We don’t always see what’s going on around us, especially if it’s moving too fast. For example, if you’re reading this on a computer screen, what you are seeing is being redrawn at a rate of 60-75 times per second (60-75 Hz). Yet we perceive a constant image; why don’t we see the screen flickering?
That’s because the rate of refresh is above our “critical flicker fusion” threshold. For humans, our CFF rate is around 60 Hz. As described by researchers in this paper, CFF “is the lowest frequency of flashing at which a flickering light source is perceived as constant.” The higher the CFF value, the greater the “ability to perceive rapid changes in the visual field.”
The CFF threshold varies for different animals and has implications for animal survival. If you are trying to escape a predator, a smaller and more agile body gives you an advantage. So, too, does a higher CFF, since it give you a greater ability to quickly detect movement. According to data presented in Table 1, dogs have a CFF rate of 75, cats have a rate of 55, and brown rats have a rate of 39. Perhaps the creators of the “Tom and Jerry” cartoons are on to something; the game of cat and mouse may not be as lopsided as we think.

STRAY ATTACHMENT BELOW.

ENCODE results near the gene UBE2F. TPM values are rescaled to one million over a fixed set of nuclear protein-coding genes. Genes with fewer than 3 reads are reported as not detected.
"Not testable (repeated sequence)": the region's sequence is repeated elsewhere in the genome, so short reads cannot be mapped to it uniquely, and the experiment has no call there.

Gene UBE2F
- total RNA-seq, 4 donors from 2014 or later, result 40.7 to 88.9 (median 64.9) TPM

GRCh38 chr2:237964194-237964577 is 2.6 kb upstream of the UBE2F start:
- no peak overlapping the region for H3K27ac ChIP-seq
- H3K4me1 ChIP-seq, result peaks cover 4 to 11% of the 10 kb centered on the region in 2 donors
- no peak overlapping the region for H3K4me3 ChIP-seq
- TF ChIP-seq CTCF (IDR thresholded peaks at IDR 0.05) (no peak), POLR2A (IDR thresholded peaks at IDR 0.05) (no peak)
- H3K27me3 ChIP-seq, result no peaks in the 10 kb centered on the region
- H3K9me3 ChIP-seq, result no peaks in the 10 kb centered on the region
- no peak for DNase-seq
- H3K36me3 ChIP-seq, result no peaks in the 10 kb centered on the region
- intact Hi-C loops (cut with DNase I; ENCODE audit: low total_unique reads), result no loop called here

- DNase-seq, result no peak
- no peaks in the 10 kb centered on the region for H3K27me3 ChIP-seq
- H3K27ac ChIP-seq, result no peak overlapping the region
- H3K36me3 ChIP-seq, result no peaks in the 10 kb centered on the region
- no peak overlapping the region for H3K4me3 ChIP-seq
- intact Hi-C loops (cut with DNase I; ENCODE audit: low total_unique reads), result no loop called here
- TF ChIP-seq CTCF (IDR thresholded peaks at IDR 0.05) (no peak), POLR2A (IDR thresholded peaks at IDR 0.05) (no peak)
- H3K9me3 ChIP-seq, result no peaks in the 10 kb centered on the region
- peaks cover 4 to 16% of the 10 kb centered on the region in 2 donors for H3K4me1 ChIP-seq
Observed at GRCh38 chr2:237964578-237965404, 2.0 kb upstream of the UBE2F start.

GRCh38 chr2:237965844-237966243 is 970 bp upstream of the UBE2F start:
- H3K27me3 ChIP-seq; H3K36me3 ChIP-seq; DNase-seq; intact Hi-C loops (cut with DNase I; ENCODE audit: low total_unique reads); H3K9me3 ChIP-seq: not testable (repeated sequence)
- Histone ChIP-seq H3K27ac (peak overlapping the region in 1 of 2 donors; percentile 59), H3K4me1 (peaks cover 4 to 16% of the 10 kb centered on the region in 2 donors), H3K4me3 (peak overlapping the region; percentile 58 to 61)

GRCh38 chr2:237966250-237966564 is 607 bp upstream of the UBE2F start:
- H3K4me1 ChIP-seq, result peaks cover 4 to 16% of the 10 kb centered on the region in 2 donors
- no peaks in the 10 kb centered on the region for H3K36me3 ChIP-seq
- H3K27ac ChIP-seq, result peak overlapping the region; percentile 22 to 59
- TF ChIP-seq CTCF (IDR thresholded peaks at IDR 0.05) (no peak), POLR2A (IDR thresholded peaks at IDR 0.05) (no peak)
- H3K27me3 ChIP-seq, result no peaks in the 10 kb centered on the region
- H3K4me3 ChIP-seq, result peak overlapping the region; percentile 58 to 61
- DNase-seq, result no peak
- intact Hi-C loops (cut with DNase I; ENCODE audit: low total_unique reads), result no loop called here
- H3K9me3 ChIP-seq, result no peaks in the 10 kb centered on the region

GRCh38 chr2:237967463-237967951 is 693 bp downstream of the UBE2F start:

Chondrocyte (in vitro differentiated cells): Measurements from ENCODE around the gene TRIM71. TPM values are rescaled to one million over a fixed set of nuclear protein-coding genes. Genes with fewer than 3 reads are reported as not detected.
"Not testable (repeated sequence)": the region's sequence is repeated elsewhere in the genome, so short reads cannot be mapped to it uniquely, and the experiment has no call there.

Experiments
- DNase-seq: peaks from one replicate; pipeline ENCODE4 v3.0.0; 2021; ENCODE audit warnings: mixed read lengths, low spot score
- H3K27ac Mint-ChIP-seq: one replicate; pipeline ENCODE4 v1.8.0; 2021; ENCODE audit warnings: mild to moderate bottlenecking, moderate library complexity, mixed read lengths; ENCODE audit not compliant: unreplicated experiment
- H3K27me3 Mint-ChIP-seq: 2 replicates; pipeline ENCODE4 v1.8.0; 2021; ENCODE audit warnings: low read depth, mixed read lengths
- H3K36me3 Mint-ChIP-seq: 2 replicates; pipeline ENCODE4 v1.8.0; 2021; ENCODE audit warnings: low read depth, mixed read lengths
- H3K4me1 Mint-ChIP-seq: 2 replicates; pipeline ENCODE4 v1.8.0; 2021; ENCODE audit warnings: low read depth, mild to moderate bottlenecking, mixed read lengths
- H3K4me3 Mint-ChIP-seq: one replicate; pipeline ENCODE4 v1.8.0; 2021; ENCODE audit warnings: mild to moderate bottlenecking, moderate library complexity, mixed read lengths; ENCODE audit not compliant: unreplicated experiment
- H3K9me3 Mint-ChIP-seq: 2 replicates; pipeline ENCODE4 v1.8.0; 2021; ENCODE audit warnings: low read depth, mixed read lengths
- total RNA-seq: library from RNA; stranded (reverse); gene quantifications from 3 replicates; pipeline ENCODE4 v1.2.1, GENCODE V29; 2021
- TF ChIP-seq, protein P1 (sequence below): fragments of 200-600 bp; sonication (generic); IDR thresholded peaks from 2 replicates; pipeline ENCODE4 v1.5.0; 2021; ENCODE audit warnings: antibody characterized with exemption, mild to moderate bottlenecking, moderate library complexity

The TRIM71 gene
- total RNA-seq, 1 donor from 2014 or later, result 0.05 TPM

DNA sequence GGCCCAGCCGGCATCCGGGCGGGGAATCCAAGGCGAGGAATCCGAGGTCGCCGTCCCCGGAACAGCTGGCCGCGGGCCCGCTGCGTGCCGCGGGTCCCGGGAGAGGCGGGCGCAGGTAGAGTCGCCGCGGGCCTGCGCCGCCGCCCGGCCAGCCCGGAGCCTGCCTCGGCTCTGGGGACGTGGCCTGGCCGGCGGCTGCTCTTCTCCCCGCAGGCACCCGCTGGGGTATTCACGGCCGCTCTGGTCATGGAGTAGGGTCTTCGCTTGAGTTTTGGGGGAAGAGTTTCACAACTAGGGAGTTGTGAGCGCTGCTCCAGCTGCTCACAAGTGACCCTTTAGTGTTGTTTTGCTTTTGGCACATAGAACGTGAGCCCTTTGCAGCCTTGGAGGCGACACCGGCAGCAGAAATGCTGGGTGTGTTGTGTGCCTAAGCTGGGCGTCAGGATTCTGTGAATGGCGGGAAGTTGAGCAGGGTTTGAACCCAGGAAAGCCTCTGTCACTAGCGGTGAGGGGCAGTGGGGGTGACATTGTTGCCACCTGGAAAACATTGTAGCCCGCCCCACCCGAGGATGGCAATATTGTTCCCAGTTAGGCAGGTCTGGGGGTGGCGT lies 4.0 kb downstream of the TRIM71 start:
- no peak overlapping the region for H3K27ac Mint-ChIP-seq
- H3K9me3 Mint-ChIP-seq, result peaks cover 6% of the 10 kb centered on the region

Varying CFF levels may also affect how time is perceived. As described in this article, “small-bodied animals with fast metabolic rates, such as some birds, perceive more information in a unit of time, hence experiencing time more slowly than large bodied animals with slow metabolic rates.” To see what I mean, watch this slow motion video of a Harris hawk.
So time perception may be a function of our eyes, our brain and, at least in the case of humans, our emotional state of mind. In High School, I remember reading a poem by Henry Van Dyke, that helped me understand that time perception can be a function of our state of mind.
Too Slow for those who Wait,
Too Swift for those who Fear,
Too Long for those who Grieve,
Too Short for those who Rejoice;
But for those who Love,
Time is not.
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Source: Santa Clarita News